I should have read your second point before the first and realized you’re one of those idiots. Sorry. Go educate yourself, you ignorant git.

Mike Masnick (profile) says:

Re: Re: Re: Re:

You sound desperate, Mr. Masnick. I think you can see your platform collapsing around you.

As I type this, this story has 240 comments. That doesn’t sound like a collapse in any way shape or form. And, what, pray tell "sounds desperate" about explaining basic facts to someone who is clueless?

Hold on… let me grab some popcorn before you try and fail to explain…

Okay, go ahead…

Anonymous Coward says:

Re: Re: Re:2 Re:

Two things:

(1) When you have to resort to denigrating those with whom you disagree, it is usually an indicator that you have no argument to put forth. Do you have one? I would suggest that the majority of cogent opinion in these comments is counter to your legitimacy and instead promotes the idea that individual (societal) rights should have preference over corporate rights. Any defense to this?

(2) The fact that you cite the comment count rather than the merit of any argument shows your misplaced priorities. That is typical of your ilk, frantically looking for attention at any cost. The Masnick effect, as you so eloquently put it, that makes debating with you akin of rolling in shit, which you often put in the title of your articles, just for that reason.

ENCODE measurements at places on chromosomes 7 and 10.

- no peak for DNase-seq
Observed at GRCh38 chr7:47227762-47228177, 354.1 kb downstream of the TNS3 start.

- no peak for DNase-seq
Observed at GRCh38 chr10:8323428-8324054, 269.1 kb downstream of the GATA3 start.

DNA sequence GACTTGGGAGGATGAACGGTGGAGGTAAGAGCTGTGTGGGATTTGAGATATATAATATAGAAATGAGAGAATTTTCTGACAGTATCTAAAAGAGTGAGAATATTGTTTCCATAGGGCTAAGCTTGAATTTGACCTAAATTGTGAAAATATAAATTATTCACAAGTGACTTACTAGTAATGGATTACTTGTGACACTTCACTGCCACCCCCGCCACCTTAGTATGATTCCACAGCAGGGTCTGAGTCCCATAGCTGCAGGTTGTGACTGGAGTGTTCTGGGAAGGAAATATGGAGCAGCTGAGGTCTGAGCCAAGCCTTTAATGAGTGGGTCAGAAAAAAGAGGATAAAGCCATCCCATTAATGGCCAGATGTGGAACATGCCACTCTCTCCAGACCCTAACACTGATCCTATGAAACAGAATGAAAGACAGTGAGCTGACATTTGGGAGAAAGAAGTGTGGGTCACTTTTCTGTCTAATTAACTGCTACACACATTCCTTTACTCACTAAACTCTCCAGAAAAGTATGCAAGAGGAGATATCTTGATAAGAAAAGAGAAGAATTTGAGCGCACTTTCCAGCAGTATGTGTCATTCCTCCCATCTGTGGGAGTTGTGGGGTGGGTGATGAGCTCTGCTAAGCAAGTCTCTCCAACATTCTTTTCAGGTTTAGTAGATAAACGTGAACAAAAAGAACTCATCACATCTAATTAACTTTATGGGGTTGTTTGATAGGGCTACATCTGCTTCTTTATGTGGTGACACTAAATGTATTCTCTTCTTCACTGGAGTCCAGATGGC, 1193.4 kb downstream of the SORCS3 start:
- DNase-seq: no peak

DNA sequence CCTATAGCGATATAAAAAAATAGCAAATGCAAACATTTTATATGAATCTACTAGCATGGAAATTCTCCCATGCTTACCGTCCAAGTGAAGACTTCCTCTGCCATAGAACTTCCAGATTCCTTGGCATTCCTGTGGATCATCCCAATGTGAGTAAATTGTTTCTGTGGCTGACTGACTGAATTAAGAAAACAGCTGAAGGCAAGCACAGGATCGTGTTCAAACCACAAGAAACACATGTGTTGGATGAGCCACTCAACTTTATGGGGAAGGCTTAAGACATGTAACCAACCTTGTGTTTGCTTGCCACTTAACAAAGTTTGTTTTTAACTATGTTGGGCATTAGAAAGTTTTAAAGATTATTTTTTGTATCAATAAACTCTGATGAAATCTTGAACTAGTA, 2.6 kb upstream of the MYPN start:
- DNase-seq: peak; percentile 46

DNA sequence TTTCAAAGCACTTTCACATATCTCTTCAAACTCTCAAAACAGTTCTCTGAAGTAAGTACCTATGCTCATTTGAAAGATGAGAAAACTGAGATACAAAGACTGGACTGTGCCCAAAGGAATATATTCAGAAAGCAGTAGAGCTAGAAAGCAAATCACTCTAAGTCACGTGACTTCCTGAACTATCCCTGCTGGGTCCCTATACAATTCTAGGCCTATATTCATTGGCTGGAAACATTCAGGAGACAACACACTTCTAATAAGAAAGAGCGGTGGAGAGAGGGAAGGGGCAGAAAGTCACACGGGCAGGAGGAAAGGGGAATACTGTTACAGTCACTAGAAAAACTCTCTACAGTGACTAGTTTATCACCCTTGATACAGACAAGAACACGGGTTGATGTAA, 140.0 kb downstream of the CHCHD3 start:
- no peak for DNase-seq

The collapse to which I refer is an intellectual and moral collapse, obvious to most readers, and proudly highlighted by your use of profanity, censorship and covertly paid commentators.

Anonymous Coward says:

Re: Re: Re:4 It's fucking terrible!

No, I was not suggesting that Techdirt has enough mass to collapse into a black hole.

I am ever hopeful, however, that the corporate argument that Techdirt puts forward to justify the attempted public shaming of innocent and honorable peoples will be put to an impartial jury. My own prediction is that this will result in the total legal and financial collapse of Techdirt.

Dr. Shiva Ayyadurai,PhD (M.I.T.) Inventor of Email (NMN)

Anonymous Coward says:

Re: Re: Re:7 It's fucking terrible!

Hey Tucker, as long as you’re here, I have a question:

Since Mike has the legal right to do whatever he wants on Techdirt, without restriction, does that mean I do too? For example, can I sign any name I want to with impunity? That would seem fair.

In fact, does every Trump supporter have the right to do whatever they want? For example, in the Manafort trial, can a juror just say to the whole world “Hey, I don’t give jack shit what you think. Trump says this guy is OK, so I will NEVER convict him! It’s my right as an American to support my president, who said he likes this guy. So Shove It Up Your Ass, Mueller! I will never support your Gestapo tactics (show me the man and I will show you the crime) because this is America!

DId you know Trump hired me to quash Amaretto?

Charles Harder, Esq.

Anonymous Coward says:

Re: Re: Re:8 It's fucking terrible!